Metadata

Indicator code
H.2.2
Indicator name

Housing quality

Geographical coverage

UK

Unit of measurement

Percentage (%)

Comparability

Not comparable due to different definitions of quality standard.

Footnote (FULL)

For more information on the measures of quality for each country, please see source information below.

Associated sources
H.2.2.4
H.2.2.3
H.2.2.2
H.2.2.1

Sources

H.2.2.3
Measure

Percentage of houses that meet quality standard

Source

Welsh Housing Conditions Survey

Organisation

Welsh Government

Geographical coverage

Wales

Time period

2017/18

Frequency

Annual

Earliest available data

2017/18

Link to data source
Other information

Overall proxy measure of WHQS - The previous housing conditions survey in Wales, the Living in Wales Property Survey 2008, assessed the social housing stock in Wales against elements of the WHQS; Living in Wales 2008: Welsh Housing Quality Standard. In that assessment, a dwelling was considered to have met the WHQS if it passed all 13 primary elements and at least 9 (or 75%) of the 13 secondary elements, as measured by the 2008 Survey. This was a proxy measure since the Survey only assessed a subset of elements in the standard. The same methodology has been followed to calculate an overall proxy measure of WHQS using the data from the 2017-18 Survey. The overall modified proxy measure includes the questions 'Is there a shower as welll as a bath?' and 'Are there adequate facilities for washing, drying and aring clothes?'This report uses only a subset of the elements required to fully assess the WHQS, therefore care should be taken when using the figures provided. Official statistics on WHQS for social landlord housing are produced by the Welsh Government based on returns from social landlords. Users wanting to look at trends in meeting the quality standard for social housing over time should use the Official Statistics, those wanting to compare across tenures should use this report (noting that only a subset of elements have been measured). The two data sources are not directly comparable.

H.2.2.1
Measure

Percentage of houses that meet the minimum quality standard

Source

English Housing Survey

Organisation

Ministry of Housing, Communities & Local Government

Contact details
Geographical coverage

England

Time period

2008 - 2017

Frequency

Annual

Earliest available data

2008

Link to data source
Other information

Dwellings failing the minimum standard are those posing a Category 1 hazard under the Housing Health and Safety Rating System (HHSRS). From 2008 the survey is able to estimate the presence of 26 of the 29 HHSRS hazards. However to maintain consistency and avoid a break in the time series from 2006, Decent Homes estimates continue to be based on 15 hazards for the 'minimum standard' criterion. Estimates for the HHSRS tables (DA4101-3) are based on the 26 hazards covered by the survey.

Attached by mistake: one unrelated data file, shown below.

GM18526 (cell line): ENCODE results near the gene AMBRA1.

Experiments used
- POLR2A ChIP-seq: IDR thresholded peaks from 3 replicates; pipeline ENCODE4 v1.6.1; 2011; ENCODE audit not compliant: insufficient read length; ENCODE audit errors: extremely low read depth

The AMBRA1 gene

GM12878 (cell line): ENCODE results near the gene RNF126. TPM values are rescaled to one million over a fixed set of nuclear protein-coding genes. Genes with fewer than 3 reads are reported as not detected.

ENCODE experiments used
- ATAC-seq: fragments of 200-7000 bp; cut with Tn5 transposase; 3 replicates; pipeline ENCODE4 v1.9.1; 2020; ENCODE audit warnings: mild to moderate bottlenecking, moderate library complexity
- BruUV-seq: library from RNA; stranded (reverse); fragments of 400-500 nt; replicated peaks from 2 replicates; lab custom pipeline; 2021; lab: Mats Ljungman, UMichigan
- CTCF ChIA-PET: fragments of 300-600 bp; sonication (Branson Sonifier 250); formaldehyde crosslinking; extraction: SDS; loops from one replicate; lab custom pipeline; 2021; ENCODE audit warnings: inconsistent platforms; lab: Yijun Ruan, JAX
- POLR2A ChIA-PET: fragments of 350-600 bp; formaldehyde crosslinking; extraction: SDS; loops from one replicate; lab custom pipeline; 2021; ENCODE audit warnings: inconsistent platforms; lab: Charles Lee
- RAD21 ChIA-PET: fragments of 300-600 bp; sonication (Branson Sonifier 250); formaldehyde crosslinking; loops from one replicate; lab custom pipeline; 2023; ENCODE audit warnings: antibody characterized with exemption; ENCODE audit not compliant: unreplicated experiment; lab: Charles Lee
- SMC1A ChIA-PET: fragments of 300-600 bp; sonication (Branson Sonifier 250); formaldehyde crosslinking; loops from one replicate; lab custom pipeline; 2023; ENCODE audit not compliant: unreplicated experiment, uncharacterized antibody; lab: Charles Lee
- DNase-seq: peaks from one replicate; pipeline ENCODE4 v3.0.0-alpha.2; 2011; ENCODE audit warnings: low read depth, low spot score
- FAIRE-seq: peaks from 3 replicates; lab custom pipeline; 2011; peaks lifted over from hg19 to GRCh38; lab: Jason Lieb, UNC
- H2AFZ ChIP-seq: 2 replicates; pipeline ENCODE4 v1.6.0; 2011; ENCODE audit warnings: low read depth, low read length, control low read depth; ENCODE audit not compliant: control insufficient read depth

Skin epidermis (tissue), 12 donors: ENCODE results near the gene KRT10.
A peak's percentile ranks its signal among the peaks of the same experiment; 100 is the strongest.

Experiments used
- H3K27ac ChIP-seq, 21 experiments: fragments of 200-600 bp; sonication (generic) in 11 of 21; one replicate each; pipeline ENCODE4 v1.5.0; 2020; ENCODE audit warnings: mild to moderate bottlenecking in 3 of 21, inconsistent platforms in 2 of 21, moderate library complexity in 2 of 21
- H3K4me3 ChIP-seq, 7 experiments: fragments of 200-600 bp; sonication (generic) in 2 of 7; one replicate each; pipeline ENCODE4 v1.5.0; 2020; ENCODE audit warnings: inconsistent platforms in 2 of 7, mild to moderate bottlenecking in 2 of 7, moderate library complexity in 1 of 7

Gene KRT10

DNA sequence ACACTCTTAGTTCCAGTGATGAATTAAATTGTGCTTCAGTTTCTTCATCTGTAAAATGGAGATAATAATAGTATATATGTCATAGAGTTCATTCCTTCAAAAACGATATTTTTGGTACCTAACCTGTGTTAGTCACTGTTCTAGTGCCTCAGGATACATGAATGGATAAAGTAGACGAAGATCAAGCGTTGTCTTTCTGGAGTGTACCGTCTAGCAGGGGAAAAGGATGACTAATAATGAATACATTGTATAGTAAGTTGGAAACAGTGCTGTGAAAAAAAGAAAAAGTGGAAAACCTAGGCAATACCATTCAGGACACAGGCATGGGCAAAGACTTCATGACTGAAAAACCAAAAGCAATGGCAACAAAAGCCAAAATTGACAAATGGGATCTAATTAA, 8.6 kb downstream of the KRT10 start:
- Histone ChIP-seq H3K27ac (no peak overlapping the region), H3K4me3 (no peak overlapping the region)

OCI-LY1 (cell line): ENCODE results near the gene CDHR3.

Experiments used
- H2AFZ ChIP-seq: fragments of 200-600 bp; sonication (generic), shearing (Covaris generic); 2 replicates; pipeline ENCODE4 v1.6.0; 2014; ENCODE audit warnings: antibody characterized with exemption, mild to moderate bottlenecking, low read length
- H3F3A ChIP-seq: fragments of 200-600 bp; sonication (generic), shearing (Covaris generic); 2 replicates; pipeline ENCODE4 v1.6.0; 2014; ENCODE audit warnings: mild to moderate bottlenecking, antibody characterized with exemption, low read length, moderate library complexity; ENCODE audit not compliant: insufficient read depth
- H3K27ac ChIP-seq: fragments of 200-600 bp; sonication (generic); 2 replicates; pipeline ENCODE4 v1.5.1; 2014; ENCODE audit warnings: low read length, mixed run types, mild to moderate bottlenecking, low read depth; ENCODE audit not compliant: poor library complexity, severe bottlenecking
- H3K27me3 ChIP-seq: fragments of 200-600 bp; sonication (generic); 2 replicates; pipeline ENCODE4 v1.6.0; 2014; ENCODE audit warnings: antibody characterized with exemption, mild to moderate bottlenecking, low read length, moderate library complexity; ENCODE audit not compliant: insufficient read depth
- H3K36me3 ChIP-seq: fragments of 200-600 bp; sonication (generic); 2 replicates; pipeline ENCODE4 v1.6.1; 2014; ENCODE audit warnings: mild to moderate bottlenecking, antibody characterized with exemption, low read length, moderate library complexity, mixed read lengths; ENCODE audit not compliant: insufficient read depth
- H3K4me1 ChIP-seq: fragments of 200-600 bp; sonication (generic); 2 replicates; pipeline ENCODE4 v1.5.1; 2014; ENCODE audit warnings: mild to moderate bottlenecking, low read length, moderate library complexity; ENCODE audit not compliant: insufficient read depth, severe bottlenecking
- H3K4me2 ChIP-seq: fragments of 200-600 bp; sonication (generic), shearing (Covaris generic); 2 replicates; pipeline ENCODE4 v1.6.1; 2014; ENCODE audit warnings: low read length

H.2.2.2
Measure

Percentage of houses that meet the Scottish housing quality standard

Source

Scottish House Condition Survey

Organisation

Scottish Government

Contact details
Geographical coverage

Scotland

Time period

2010 - 2017

Frequency

Annual

Earliest available data

2010

Link to data source
Other information

The Tolerable Standard is a minimum standard for habitability introduced in the 1969 Housing (Scotland) Act, and updated by the 1987, 2001 and 2006 Acts. A dwelling meets the tolerable standard if it:• is structurally stable;• is substantially free from rising or penetrating damp;• has satisfactory provision for lighting, ventilation and heating;• has an adequate piped supply of wholesome water available within the house;• has a sink provided with a satisfactory supply of both hot and cold water within the house;• has a water closet or waterless closet available for the exclusive use of the occupants of the house and suitably located within the house;• has a fixed bath or shower and a wash-hand basin, each provided with a satisfactory supply of both hot and cold water and suitably located within the house;• has an effective system for the drainage and disposal of foul and surface water;• has satisfactory facilities for the cooking of food within the house;• has satisfactory access to all external doors and outbuildings;• has electrical installations that are adequate and safe to use. The "electrical installation" is the electrical wiring and associated components and fittings, but excludes equipment and appliances;• has satisfactory thermal insulation. The Scottish Housing Quality Standard (SHQS) was announced by the Minister for Communities in February 2004. A target was agreed that all social landlords must ensure that all their dwellings pass the SHQS by 2015. Private owners and private landlords are currently under no obligation to bring their properties up to a standard which meets the SHQS. However SHCS collects the same data for all dwellings to allow comparison across the housing stock. The SHQS is an aggregation of the results from 55 different elements grouped into 5 higher-level criteria, which in turn provide a single pass/fail classification for all dwellings. The 5 higher-level criteria specify that the dwelling must be: • above the statutory tolerable standard;• free from serious disrepair; • energy efficient; • with modern facilities and services; • healthy, safe and secure.

H.2.2.4
Measure

Percentage of houses that meet the acceptable quality standard

Source

House Condition Survey

Organisation

Northern Ireland Housing Executive

Contact details
Geographical coverage

Northern Ireland

Time period

2006, 2009, 2011 and 2016

Frequency

Sporadic timeline

Earliest available data

2006

Link to data source
Other information

The term "acceptable standard" includes dwellings deemed to be "satisfactory" or "acceptable" in standard.

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